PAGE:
KENNEWICK -- David Barajas knows exactly how difficult it is to find a job with only a high school diploma.
Barajas said he repeatedly found himself unsuccessfully competing for jobs against people with more experience and training.
The 23-year-old Kennewick resident realized that he needed to go back to school and enrolled at Columbia Basin College.
And now, as a second-quarter accounting student at the Pasco college, Barajas still is competing for open jobs, but with a better chance thanks to his additional training and an improving job market.
Finding a job as a student always is a challenge, said Candice Bluechel, WorkSource Columbia Basin business services manager. And she said it's even more of a challenge now because of the number of unemployed adults which students are competing against, although there are signs of hope.
In March, there were 11,020 people in Benton and Franklin counties who were unemployed and actively seeking work, according to the state Employment Security Department.
Benton County had a 7.8 percent unemployment rate that month, while Franklin County was at 9.4 percent.
Barajas was hired a couple of weeks ago to work at CBC's student employment center. He said he heard about the job from another student who works there, but he also has used the office's job postings in his job search.
Barajas said he still is looking for after-school work to help pay his bills while he also works as a temporary worker through Manpower.
It's a good time to be looking. Job openings are increasing in the Tri-Cities, which is typical for this time of year, Bluechel said. Agricultural employment is up, and seasonal help also is needed for tourism-related industries such as hospitality and retail.
As of this week, WorkSource Columbia Basin had 504 job postings for Benton County and 179 job postings for Franklin County, Bluechel said. A job posting can include more than one position.
However, employers seem to be cautious about adding new positions, and might be adding fewer than they would in previous years, she said.
And instead of hiring employees directly themselves, they might turn to a temporary employee agency such as Manpower to find seasonal labor, Bluechel said.
The Richland Target is looking for more employees as business picks up and typically does hire students. Amanda Davis, the store's human resources executive team leader, said that the store has about 10 part-time positions open on its average staff of 104 employees.
Davis said Target is having difficulty finding applicants. She has noticed that some seem to be just trying to apply to enough places to keep receiving unemployment benefits.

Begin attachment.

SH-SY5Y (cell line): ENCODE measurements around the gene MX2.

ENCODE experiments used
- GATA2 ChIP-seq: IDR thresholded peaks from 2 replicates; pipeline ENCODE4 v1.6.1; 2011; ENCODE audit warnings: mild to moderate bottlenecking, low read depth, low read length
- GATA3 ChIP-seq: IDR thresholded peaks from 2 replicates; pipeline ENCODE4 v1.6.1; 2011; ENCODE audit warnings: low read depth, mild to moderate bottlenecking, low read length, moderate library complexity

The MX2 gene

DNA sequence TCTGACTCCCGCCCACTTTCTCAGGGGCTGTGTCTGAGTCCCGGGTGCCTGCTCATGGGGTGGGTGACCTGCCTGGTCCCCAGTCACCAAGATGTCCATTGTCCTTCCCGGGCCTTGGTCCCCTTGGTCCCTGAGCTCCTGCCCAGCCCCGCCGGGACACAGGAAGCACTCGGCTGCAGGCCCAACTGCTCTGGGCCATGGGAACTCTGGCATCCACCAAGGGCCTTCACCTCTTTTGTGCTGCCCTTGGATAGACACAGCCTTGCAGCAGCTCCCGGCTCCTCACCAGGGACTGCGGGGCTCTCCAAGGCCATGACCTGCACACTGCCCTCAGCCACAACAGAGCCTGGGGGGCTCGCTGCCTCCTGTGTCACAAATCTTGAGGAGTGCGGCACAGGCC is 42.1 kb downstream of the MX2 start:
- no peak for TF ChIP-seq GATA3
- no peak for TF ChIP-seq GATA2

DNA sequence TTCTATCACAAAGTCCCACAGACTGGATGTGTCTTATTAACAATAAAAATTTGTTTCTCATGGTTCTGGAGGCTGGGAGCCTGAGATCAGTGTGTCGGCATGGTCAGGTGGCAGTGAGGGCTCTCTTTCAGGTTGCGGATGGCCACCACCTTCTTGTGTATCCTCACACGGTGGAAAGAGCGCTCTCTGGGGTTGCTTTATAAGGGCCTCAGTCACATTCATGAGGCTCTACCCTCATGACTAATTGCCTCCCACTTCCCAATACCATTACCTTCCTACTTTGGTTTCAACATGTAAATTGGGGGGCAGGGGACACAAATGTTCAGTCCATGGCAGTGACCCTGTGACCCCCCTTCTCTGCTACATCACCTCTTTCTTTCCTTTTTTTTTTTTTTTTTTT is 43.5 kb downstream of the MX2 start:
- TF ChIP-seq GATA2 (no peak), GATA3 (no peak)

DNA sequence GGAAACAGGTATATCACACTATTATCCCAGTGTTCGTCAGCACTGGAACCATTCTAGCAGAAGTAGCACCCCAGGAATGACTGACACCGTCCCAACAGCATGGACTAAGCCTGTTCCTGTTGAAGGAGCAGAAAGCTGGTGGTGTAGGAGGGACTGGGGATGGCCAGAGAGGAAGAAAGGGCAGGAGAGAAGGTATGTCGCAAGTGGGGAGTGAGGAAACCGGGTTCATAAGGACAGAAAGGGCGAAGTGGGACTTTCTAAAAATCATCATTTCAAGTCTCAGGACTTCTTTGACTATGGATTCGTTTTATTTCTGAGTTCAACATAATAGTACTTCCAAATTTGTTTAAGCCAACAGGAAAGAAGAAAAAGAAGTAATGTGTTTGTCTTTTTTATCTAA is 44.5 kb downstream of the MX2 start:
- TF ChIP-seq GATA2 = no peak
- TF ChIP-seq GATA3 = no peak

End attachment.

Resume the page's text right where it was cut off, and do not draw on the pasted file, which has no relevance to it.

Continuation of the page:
CBC actually has seen more job openings so far this year compared with the same time last year, said Daphne Lightfoot, associate director of financial aid and student employment.
Last year at this time, there had been 222 positions posted for the year with the student employment office representing 365 openings, she said. This year, there have been 258 positions representing 531 openings, she said.
CBC's job center also is busy with students and community residents looking for jobs and help, Lightfoot said. The student employment office is open to the community and has job listings and resources to help people searching for jobs.
LoAnn Ayers, Washington State University Tri-Cities Career Development Center director, said she has told students to start early in looking for summer employment and to prepare and have a strategy. Because of the tighter competition, job seekers need to put in effort to stand out from the crowd.
"It's a challenging job market," Ayers said.
Most summer internships already were filled by spring break, she said.
Nationwide last year, only 24 percent of new graduates in May and June had jobs at graduation, she said. She has been telling students that statistic to emphasize how tough the job market is.
Putting out the effort has paid off for Mike Stahl of Hermiston, a WSU Tri-Cities junior who is pursuing a mechanical engineering degree.
Stahl, who is returning to college at age 50, said he attended a seminar that Ayers held about how to do employer meet-and-greets. Then he attended his first job fair at WSU Tri-Cities in March.
That's where Stahl came in contact with HiLine Engineering and Fabrication of Richland. He said he thinks his experience and drafting degree helped him land the job with HiLine that he started Thursday.
As Ayers had advised, Stahl said he called to check back in with the employer a week after the job fair. That led to an interview and offer for employment as an engineering assistant for the summer and school year.
Stahl said he had applied for internships, but the first time he put out extra effort was for the job at HiLine.
A self-employed mechanic before, he decided to return to school. Stahl said he was apprehensive to be in the job market at his age. But he said he was honest, wanted it and put in the effort. He hopes the job at HiLine Engineering and Fabrication could turn into a career after he earns his degree.
WorkSource Columbia Basin is holding a job fair May 26 at its office in Kennewick from 1 to 6 p.m.
* Kristi Pihl: 509-582-1512; email@example.com